If you want to get that distinctive SID sound in your modern DAW, you have a number of options. HardSID and SidStation are hardware solutions that use real SID chips, for a totally authentic sound; for convenience, check out virtual instruments like QuadraSID, plogue chipsounds and Nexus2 (with the SID expansion). Alternatively, grab a MSSIAH cartridge and a real C64, and plumb it into your rig like a MIDI synth!
S is also for… Sound chips
There are plenty of famous chips beside the SID, such as the Atari POKEY (Atari 2600), Ricoh 2A03 (NES), Konami SCC (MSX), and YM2612 (Megadrive/Genesis).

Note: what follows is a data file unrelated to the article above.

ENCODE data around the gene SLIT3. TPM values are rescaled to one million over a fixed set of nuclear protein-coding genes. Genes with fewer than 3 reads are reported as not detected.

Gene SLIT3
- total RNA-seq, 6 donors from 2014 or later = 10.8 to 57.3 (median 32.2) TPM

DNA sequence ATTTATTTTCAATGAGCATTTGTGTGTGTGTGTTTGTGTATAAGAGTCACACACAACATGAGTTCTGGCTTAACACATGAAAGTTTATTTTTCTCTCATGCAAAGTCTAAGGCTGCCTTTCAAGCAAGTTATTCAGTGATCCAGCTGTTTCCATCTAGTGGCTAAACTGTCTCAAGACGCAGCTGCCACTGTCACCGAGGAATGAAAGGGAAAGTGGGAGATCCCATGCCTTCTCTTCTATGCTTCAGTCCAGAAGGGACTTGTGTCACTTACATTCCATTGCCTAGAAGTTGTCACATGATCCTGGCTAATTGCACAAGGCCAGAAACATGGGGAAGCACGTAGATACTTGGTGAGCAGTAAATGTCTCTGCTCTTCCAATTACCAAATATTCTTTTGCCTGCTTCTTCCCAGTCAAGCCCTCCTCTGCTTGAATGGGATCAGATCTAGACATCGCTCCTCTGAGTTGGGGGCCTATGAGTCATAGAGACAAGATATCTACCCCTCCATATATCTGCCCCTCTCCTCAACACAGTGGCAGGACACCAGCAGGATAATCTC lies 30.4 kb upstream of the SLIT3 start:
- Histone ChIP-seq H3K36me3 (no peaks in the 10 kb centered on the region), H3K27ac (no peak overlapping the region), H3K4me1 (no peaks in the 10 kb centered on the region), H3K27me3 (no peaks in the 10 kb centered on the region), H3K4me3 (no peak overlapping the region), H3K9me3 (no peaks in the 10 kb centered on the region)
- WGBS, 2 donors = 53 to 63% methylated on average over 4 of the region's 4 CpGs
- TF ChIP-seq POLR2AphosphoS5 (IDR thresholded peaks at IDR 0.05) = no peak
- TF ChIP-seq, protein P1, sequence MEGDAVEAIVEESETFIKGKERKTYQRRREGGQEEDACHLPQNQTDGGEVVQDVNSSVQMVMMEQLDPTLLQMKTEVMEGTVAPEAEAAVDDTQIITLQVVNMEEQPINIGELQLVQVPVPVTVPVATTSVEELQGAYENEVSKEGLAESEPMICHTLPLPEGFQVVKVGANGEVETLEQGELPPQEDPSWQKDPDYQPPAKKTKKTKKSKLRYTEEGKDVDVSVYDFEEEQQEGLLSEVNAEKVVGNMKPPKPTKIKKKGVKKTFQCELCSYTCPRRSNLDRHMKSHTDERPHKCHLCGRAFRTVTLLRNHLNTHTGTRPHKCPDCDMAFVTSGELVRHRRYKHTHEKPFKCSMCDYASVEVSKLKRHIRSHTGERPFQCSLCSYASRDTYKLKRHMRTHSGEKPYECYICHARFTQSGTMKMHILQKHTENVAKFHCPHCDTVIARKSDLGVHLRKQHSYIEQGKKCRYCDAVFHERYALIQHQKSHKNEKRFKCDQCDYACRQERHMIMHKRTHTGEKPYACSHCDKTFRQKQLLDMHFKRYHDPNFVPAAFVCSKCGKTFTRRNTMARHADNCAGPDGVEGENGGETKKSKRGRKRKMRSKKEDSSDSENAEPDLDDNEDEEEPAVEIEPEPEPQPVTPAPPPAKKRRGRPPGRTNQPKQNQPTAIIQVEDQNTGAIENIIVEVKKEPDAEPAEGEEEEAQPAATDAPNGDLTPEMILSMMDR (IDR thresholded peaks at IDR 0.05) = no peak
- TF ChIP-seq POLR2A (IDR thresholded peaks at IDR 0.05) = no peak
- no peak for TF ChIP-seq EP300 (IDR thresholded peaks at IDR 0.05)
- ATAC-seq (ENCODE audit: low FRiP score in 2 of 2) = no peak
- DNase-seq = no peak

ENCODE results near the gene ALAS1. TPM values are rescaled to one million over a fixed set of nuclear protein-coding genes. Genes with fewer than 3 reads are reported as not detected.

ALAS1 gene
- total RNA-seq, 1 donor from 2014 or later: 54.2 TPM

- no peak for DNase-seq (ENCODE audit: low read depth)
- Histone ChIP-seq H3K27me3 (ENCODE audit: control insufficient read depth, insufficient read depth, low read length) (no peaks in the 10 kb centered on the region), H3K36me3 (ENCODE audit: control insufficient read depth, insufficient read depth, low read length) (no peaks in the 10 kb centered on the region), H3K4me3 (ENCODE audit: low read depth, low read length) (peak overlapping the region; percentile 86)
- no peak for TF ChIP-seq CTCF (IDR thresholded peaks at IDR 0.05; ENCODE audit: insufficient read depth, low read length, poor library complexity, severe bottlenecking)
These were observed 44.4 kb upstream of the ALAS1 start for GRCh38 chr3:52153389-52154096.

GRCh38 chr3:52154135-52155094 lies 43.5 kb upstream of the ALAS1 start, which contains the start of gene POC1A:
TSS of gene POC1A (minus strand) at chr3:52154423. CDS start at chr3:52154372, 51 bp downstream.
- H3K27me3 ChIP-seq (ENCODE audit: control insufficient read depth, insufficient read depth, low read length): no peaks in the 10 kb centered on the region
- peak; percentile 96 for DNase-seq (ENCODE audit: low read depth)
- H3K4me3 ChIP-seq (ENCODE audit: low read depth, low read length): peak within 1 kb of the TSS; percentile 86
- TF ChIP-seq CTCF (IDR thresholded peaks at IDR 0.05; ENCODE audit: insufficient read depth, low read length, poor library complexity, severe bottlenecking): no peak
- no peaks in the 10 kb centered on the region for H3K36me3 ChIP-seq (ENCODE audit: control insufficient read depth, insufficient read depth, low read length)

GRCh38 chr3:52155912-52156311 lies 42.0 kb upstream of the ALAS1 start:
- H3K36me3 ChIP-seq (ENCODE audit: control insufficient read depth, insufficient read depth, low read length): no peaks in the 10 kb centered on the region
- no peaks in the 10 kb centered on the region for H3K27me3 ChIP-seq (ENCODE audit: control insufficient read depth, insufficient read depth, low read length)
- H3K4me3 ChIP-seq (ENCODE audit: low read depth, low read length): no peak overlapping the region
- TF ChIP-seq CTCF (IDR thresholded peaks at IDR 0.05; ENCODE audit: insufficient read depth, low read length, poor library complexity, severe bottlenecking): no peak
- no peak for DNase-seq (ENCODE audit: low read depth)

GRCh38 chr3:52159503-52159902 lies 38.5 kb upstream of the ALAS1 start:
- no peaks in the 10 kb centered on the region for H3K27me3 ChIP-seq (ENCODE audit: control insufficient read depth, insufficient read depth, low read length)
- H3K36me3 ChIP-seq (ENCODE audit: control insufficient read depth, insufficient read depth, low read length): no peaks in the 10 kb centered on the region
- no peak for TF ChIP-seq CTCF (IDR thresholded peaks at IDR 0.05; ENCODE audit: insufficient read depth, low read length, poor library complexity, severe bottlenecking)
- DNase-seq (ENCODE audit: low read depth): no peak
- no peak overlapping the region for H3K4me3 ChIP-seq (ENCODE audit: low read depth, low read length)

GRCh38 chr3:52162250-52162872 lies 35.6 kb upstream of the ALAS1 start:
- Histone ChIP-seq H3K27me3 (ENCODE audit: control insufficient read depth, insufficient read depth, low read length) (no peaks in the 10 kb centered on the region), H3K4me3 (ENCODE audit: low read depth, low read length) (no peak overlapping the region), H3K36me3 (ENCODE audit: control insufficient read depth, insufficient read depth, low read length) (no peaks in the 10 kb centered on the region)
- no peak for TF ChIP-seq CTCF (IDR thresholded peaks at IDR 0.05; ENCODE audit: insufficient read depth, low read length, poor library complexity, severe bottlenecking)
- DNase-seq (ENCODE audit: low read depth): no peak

T is for... Trackers
Since trackers came to prominence in the late ‘80s, they've been the chip music composition platform of choice. However, it's important to understand that before the advent of such readily available tools, chip musicians often had to program their own sound routines, or even program the music directly as computer code.
Thus musicians were often programmers too, and the best combined advanced sound routines with top tunes.
U is for... Ubiktune
Ubiktune is a net label, and one of many that caters to chip music. The concept of the net label came into being during the ‘90s, when it became feasible to put an entire album's worth of MP3s on the net for all to download.
The net label has proved a popular format for chip music releases, making chiptunes more accessible to the masses, as previously they would've been most commonly released in their native file formats (MOD, SID, etc), or as part of demoscene productions such as demos and music disks.